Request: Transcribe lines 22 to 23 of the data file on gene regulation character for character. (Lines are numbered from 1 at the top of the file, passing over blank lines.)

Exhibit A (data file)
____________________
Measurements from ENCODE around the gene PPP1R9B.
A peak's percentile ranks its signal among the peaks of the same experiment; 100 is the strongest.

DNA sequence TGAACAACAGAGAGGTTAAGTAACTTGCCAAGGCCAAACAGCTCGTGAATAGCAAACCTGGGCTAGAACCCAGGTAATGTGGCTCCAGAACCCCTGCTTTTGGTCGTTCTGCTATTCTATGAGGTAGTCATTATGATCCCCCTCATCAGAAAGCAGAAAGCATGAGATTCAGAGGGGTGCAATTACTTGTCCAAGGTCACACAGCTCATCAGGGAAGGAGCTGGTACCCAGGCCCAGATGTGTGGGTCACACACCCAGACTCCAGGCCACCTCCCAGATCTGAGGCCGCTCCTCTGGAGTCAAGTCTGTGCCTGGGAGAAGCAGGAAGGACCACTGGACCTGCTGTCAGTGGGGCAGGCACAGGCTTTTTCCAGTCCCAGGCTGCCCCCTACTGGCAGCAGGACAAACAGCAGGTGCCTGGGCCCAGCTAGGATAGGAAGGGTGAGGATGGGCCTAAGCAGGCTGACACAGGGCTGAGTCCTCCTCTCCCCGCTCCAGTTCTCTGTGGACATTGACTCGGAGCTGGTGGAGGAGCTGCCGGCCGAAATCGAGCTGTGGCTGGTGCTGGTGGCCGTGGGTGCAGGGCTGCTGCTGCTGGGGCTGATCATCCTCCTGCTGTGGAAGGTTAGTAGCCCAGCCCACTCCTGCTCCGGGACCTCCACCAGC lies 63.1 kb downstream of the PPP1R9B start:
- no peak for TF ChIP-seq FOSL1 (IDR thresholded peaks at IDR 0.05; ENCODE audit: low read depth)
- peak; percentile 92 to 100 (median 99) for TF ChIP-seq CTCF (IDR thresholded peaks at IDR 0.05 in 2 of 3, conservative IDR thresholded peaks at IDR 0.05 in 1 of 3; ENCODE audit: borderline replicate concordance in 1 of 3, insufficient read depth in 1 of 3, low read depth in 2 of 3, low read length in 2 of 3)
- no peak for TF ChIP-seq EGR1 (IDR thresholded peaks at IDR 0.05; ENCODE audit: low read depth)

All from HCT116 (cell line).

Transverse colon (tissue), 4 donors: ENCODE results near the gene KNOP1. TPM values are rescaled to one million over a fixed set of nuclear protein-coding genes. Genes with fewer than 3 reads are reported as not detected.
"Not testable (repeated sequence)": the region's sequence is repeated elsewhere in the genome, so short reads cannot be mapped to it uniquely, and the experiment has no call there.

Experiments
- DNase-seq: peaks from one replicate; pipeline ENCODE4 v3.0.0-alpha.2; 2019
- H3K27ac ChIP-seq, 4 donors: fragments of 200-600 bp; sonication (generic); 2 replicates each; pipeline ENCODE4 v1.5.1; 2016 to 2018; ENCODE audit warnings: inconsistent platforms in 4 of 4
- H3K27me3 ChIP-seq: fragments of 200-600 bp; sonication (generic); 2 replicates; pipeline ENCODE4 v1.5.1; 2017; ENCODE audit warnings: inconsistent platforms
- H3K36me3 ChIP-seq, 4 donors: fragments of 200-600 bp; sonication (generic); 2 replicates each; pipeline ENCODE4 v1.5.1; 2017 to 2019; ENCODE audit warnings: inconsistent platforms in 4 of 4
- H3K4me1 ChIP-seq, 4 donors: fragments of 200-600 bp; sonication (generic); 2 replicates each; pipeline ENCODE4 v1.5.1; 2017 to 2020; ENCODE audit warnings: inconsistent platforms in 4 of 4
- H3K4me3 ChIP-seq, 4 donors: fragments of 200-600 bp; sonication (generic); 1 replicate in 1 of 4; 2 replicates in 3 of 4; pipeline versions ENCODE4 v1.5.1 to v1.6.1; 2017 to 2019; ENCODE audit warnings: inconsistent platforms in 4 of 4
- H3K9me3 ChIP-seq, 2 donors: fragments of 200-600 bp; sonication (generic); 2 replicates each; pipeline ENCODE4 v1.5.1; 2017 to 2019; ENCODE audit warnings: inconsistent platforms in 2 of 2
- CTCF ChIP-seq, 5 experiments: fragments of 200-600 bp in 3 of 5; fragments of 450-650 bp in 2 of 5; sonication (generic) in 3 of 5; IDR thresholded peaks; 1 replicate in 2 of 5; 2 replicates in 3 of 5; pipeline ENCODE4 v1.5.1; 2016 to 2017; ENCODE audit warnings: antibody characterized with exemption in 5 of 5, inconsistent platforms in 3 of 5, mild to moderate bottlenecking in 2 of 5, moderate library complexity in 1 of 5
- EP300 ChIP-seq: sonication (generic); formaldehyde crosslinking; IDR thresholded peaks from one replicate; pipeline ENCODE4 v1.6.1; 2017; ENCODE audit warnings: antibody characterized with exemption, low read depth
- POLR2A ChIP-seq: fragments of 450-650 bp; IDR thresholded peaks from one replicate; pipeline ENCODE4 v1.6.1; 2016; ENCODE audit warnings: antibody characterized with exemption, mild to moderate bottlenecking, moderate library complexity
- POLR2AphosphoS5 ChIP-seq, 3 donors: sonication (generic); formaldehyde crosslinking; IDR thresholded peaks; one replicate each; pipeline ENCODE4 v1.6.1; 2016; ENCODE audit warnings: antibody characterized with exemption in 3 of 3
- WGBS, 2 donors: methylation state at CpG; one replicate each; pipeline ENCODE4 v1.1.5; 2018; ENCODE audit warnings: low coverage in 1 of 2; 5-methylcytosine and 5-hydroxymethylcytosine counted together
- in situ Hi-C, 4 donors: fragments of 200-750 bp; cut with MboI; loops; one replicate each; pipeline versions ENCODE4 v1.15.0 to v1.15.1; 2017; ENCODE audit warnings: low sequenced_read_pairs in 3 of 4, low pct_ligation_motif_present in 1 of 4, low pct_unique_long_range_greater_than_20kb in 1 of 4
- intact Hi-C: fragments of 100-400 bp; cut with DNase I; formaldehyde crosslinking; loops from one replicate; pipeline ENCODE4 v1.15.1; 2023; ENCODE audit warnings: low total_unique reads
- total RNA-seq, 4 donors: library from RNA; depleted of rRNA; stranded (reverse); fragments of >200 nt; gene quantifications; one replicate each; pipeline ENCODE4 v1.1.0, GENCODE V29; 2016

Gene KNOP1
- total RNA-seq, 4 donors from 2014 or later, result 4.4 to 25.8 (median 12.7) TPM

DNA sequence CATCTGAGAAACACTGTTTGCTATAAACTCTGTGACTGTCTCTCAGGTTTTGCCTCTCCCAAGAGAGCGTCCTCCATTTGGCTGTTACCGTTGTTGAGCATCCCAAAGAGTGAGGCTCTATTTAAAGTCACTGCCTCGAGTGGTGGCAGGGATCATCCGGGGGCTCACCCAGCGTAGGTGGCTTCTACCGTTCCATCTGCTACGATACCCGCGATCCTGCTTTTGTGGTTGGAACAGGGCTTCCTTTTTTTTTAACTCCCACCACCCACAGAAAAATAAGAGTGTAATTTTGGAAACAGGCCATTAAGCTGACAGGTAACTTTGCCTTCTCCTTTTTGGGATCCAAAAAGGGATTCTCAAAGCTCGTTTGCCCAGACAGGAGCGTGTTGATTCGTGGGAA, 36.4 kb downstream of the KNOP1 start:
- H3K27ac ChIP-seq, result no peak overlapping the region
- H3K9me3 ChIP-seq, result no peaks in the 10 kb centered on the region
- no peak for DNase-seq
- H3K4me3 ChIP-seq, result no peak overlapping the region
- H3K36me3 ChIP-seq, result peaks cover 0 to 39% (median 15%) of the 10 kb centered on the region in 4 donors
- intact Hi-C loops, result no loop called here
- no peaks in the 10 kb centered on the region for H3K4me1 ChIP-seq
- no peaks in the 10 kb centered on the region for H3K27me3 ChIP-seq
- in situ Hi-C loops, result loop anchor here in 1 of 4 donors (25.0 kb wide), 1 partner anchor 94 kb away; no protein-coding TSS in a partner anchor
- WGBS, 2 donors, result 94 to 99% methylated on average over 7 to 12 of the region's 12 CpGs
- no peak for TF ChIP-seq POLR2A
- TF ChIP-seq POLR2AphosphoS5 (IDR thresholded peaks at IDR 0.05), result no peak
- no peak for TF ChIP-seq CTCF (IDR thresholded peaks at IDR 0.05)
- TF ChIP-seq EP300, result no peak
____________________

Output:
- WGBS, 2 donors: methylation state at CpG; one replicate each; pipeline ENCODE4 v1.1.5; 2018; ENCODE audit warnings: low coverage in 1 of 2; 5-methylcytosine and 5-hydroxymethylcytosine counted together
- in situ Hi-C, 4 donors: fragments of 200-750 bp; cut with MboI; loops; one replicate each; pipeline versions ENCODE4 v1.15.0 to v1.15.1; 2017; ENCODE audit warnings: low sequenced_read_pairs in 3 of 4, low pct_ligation_motif_present in 1 of 4, low pct_unique_long_range_greater_than_20kb in 1 of 4